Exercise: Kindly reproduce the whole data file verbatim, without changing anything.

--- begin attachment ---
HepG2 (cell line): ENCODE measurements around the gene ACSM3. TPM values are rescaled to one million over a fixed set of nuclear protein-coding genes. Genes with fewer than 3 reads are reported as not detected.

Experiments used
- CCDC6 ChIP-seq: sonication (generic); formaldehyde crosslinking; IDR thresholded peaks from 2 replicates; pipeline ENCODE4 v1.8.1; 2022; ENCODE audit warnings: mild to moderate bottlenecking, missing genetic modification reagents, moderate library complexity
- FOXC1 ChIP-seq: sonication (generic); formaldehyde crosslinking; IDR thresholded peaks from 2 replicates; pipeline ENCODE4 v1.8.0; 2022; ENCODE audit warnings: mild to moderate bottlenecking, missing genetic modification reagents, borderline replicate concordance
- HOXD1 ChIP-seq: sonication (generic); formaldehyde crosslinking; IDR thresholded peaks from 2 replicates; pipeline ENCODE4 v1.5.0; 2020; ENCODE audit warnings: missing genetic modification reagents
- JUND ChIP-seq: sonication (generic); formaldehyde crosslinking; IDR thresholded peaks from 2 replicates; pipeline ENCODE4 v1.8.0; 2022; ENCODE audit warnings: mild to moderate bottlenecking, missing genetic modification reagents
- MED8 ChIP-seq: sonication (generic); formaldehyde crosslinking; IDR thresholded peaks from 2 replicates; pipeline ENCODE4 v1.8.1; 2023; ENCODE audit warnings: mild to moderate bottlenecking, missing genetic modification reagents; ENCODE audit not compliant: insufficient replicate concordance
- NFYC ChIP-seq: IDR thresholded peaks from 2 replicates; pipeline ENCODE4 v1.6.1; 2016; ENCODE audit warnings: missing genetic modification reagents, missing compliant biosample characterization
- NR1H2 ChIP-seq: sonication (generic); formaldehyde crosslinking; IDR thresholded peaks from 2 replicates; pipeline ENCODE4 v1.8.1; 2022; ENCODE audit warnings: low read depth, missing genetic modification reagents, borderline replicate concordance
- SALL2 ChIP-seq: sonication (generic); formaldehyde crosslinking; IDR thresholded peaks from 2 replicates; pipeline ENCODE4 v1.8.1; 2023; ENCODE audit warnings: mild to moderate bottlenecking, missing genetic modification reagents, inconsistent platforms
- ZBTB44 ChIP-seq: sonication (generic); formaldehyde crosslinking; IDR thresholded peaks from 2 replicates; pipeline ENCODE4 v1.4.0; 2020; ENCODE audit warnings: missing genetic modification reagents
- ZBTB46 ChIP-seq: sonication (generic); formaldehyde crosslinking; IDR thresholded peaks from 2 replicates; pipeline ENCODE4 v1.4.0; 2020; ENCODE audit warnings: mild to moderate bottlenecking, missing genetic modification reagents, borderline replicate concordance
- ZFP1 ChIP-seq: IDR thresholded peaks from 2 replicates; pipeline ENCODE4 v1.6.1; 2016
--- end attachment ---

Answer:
HepG2 (cell line): ENCODE measurements around the gene ACSM3. TPM values are rescaled to one million over a fixed set of nuclear protein-coding genes. Genes with fewer than 3 reads are reported as not detected.

Experiments used
- CCDC6 ChIP-seq: sonication (generic); formaldehyde crosslinking; IDR thresholded peaks from 2 replicates; pipeline ENCODE4 v1.8.1; 2022; ENCODE audit warnings: mild to moderate bottlenecking, missing genetic modification reagents, moderate library complexity
- FOXC1 ChIP-seq: sonication (generic); formaldehyde crosslinking; IDR thresholded peaks from 2 replicates; pipeline ENCODE4 v1.8.0; 2022; ENCODE audit warnings: mild to moderate bottlenecking, missing genetic modification reagents, borderline replicate concordance
- HOXD1 ChIP-seq: sonication (generic); formaldehyde crosslinking; IDR thresholded peaks from 2 replicates; pipeline ENCODE4 v1.5.0; 2020; ENCODE audit warnings: missing genetic modification reagents
- JUND ChIP-seq: sonication (generic); formaldehyde crosslinking; IDR thresholded peaks from 2 replicates; pipeline ENCODE4 v1.8.0; 2022; ENCODE audit warnings: mild to moderate bottlenecking, missing genetic modification reagents
- MED8 ChIP-seq: sonication (generic); formaldehyde crosslinking; IDR thresholded peaks from 2 replicates; pipeline ENCODE4 v1.8.1; 2023; ENCODE audit warnings: mild to moderate bottlenecking, missing genetic modification reagents; ENCODE audit not compliant: insufficient replicate concordance
- NFYC ChIP-seq: IDR thresholded peaks from 2 replicates; pipeline ENCODE4 v1.6.1; 2016; ENCODE audit warnings: missing genetic modification reagents, missing compliant biosample characterization
- NR1H2 ChIP-seq: sonication (generic); formaldehyde crosslinking; IDR thresholded peaks from 2 replicates; pipeline ENCODE4 v1.8.1; 2022; ENCODE audit warnings: low read depth, missing genetic modification reagents, borderline replicate concordance
- SALL2 ChIP-seq: sonication (generic); formaldehyde crosslinking; IDR thresholded peaks from 2 replicates; pipeline ENCODE4 v1.8.1; 2023; ENCODE audit warnings: mild to moderate bottlenecking, missing genetic modification reagents, inconsistent platforms
- ZBTB44 ChIP-seq: sonication (generic); formaldehyde crosslinking; IDR thresholded peaks from 2 replicates; pipeline ENCODE4 v1.4.0; 2020; ENCODE audit warnings: missing genetic modification reagents
- ZBTB46 ChIP-seq: sonication (generic); formaldehyde crosslinking; IDR thresholded peaks from 2 replicates; pipeline ENCODE4 v1.4.0; 2020; ENCODE audit warnings: mild to moderate bottlenecking, missing genetic modification reagents, borderline replicate concordance
- ZFP1 ChIP-seq: IDR thresholded peaks from 2 replicates; pipeline ENCODE4 v1.6.1; 2016